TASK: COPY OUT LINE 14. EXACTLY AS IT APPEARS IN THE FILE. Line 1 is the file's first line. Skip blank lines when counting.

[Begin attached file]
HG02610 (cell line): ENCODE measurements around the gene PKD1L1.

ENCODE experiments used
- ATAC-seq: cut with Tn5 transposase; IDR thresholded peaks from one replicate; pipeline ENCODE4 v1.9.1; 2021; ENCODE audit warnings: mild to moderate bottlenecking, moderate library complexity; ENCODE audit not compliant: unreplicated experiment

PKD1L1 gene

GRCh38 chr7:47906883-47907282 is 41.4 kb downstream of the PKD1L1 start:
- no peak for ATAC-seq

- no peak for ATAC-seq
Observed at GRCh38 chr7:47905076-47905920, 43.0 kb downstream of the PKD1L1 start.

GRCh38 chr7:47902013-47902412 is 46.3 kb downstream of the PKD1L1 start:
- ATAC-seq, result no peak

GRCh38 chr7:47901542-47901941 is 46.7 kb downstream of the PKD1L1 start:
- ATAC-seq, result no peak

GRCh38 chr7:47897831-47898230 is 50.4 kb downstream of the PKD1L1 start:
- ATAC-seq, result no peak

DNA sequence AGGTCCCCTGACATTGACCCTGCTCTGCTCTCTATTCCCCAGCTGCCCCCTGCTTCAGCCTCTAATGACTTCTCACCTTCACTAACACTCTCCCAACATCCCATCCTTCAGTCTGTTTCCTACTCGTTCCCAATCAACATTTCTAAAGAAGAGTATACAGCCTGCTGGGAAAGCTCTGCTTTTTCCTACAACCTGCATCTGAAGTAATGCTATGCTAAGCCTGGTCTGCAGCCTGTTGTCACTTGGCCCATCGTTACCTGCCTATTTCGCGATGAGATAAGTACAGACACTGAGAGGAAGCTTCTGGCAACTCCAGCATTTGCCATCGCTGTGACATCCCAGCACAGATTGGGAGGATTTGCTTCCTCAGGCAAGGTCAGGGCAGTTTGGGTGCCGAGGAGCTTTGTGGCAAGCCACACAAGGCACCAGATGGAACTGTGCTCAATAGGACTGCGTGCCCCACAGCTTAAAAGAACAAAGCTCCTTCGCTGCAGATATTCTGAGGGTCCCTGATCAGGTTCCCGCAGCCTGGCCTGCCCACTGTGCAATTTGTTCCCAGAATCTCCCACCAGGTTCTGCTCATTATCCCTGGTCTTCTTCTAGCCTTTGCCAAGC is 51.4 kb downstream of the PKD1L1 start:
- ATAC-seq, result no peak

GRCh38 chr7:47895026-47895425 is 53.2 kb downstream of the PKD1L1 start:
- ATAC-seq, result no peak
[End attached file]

- ATAC-seq, result no peak